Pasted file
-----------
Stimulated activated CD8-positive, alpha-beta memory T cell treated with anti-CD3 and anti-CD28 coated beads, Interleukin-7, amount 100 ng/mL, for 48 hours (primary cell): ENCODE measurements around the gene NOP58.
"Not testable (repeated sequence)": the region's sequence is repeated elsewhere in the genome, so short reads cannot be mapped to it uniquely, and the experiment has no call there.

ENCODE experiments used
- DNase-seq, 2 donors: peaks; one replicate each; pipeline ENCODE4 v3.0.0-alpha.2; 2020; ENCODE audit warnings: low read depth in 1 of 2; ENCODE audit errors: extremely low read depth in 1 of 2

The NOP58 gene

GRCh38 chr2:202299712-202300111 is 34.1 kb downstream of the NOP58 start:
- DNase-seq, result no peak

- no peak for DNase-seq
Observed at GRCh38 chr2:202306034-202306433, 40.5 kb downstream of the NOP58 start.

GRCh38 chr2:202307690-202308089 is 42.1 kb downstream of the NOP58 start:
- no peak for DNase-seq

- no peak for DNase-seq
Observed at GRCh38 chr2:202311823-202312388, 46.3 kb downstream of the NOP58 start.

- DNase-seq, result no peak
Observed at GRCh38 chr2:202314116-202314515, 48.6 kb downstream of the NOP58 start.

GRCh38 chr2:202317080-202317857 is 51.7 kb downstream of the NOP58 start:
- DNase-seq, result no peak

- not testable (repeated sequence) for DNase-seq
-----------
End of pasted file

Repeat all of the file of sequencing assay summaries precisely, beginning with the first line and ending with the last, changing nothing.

Stimulated activated CD8-positive, alpha-beta memory T cell treated with anti-CD3 and anti-CD28 coated beads, Interleukin-7, amount 100 ng/mL, for 48 hours (primary cell): ENCODE measurements around the gene NOP58.
"Not testable (repeated sequence)": the region's sequence is repeated elsewhere in the genome, so short reads cannot be mapped to it uniquely, and the experiment has no call there.

ENCODE experiments used
- DNase-seq, 2 donors: peaks; one replicate each; pipeline ENCODE4 v3.0.0-alpha.2; 2020; ENCODE audit warnings: low read depth in 1 of 2; ENCODE audit errors: extremely low read depth in 1 of 2

The NOP58 gene

GRCh38 chr2:202299712-202300111 is 34.1 kb downstream of the NOP58 start:
- DNase-seq, result no peak

- no peak for DNase-seq
Observed at GRCh38 chr2:202306034-202306433, 40.5 kb downstream of the NOP58 start.

GRCh38 chr2:202307690-202308089 is 42.1 kb downstream of the NOP58 start:
- no peak for DNase-seq

- no peak for DNase-seq
Observed at GRCh38 chr2:202311823-202312388, 46.3 kb downstream of the NOP58 start.

- DNase-seq, result no peak
Observed at GRCh38 chr2:202314116-202314515, 48.6 kb downstream of the NOP58 start.

GRCh38 chr2:202317080-202317857 is 51.7 kb downstream of the NOP58 start:
- DNase-seq, result no peak

- not testable (repeated sequence) for DNase-seq